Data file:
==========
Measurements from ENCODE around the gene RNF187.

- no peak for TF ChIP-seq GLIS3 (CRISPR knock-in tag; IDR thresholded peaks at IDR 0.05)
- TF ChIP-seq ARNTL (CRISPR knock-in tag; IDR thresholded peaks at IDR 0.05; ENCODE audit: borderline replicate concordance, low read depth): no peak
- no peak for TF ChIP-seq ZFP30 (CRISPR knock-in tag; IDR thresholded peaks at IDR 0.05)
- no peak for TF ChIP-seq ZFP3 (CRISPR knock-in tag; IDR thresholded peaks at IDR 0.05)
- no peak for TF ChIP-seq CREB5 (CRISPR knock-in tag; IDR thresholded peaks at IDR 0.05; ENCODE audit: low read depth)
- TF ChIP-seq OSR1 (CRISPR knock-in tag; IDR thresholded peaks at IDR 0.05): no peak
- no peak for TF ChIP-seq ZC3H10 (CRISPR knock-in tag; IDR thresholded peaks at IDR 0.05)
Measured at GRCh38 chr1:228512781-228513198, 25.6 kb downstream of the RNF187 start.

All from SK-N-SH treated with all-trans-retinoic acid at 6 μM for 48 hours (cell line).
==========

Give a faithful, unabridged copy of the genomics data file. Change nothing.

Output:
Measurements from ENCODE around the gene RNF187.

- no peak for TF ChIP-seq GLIS3 (CRISPR knock-in tag; IDR thresholded peaks at IDR 0.05)
- TF ChIP-seq ARNTL (CRISPR knock-in tag; IDR thresholded peaks at IDR 0.05; ENCODE audit: borderline replicate concordance, low read depth): no peak
- no peak for TF ChIP-seq ZFP30 (CRISPR knock-in tag; IDR thresholded peaks at IDR 0.05)
- no peak for TF ChIP-seq ZFP3 (CRISPR knock-in tag; IDR thresholded peaks at IDR 0.05)
- no peak for TF ChIP-seq CREB5 (CRISPR knock-in tag; IDR thresholded peaks at IDR 0.05; ENCODE audit: low read depth)
- TF ChIP-seq OSR1 (CRISPR knock-in tag; IDR thresholded peaks at IDR 0.05): no peak
- no peak for TF ChIP-seq ZC3H10 (CRISPR knock-in tag; IDR thresholded peaks at IDR 0.05)
Measured at GRCh38 chr1:228512781-228513198, 25.6 kb downstream of the RNF187 start.

All from SK-N-SH treated with all-trans-retinoic acid at 6 μM for 48 hours (cell line).